Caring Sunderland students are doing their bit to bridge the generation gap.
More than 30 Sunderland College students are now ‘intergenerational advocates’ working alongside older people to offer social engagement, support and advocacy.
The level 3 health and care students are working with residents of care homes and extra care housing schemes, where staff have identified those who will benefit the most from the new initiative.
Some students have began their new roles and will be setting up a range of group activities in Bramble Hollow, Hetton, and Willow Brook in Washington.
Five advocates are also volunteering at Belle Vue House care home in Hendon, offering support and companionship to residents on a one-to-one basis.
Christine Scott, manager of Belle Vue House, said: “The experience has been a great success and the vibe in the home has been upbeat and very positive and rewarding.
Unfortunately, social isolation is becoming an increasingly common problem for older peopleCarla Raine
“This is a great scheme, and is one that every care setting should embrace with open arms – we would certainly recommend it.”
The students have introduced a broad range of entertainment and activities including biscuit decorating, organising musicals, playing card games and board games, reading books and poetry, and helping residents to create memory boxes.
Carla Raine, health and social care lecturer at Sunderland College, said: “This initiative gives our students a meaningful opportunity to make a real difference to the lives of members of our older community.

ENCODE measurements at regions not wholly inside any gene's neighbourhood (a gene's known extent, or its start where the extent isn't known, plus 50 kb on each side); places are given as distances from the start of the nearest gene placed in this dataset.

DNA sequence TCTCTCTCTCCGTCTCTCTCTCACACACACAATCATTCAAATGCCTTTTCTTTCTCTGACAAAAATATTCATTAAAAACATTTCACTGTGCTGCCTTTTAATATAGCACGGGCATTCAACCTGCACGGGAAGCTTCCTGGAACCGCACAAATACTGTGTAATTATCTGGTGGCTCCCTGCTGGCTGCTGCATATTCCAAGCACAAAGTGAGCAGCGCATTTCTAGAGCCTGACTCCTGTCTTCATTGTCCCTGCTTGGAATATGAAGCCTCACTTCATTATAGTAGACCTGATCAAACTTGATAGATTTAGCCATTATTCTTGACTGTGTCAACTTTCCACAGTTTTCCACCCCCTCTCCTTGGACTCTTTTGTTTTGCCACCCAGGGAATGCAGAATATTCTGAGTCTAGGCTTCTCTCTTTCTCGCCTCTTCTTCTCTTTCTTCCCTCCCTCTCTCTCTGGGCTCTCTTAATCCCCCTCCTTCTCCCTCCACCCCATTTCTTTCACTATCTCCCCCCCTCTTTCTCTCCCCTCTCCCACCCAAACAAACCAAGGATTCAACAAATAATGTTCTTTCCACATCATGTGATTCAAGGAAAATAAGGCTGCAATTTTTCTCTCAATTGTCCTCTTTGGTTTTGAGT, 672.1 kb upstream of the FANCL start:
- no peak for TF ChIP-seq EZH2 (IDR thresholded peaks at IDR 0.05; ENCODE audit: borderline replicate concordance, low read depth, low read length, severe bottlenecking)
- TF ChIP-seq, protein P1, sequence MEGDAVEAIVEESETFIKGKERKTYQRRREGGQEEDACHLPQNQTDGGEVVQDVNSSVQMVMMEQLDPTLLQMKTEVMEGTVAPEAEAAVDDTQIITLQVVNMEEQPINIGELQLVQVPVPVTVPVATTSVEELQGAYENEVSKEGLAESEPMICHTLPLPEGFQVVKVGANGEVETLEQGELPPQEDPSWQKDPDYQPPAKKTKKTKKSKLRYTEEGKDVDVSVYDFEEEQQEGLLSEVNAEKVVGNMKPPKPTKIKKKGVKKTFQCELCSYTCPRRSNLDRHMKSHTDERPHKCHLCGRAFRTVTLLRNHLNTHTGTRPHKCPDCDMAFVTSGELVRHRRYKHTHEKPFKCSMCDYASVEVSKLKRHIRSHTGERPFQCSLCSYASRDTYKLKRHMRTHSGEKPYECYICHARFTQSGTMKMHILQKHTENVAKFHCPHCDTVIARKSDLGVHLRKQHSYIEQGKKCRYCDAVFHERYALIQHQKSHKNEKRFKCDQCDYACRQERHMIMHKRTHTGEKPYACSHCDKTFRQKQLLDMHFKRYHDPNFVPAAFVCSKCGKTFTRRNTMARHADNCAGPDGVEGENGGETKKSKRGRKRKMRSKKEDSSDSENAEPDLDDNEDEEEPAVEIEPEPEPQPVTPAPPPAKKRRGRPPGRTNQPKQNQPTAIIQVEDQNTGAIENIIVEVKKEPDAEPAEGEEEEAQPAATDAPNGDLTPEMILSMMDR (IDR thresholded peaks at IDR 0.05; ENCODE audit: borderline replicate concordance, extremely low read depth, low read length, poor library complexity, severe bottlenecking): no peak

“Unfortunately, social isolation is becoming an increasingly common problem for older people and there are many risks associated with this such as mental health issues. So it’s fantastic to see younger members of our society helping to combat the effects of social isolation by working with health and care providers in the region.”
The initiative has been co-designed in partnership with Sunderland City Council and its adult social care team, with workshops delivered by social workers to enable students to prepare for their new roles.
Coun Graeme Miller, Sunderland City Council’s portfolio holder for health, housing and adult services, said: “Involving students in intergenerational work gives the opportunity to bring the outside world into care settings.
“Connecting students to older people will build valuable bridges between these generations - providing support and companionship to older people and giving fantastic life and work experience for students.”
The intergenerational advocate scheme has been launched as part of a government extended work placement pilot that Sunderland College is involved in ahead of the introduction of new T Levels reforms, technical study programmes, in 2020.
The college is focusing on four T Level routes – digital, engineering, health, and catering and hospitality – during the year-long pilot, and is sending regular progress reports to the Government.
Ellen Thinnesen, principal of Sunderland College, added: “The work we are doing now will help to influence the Government’s approach to T Level work placements in the future and we are very proud to be involved in a programme which will result in such positive benefits for students across the country.”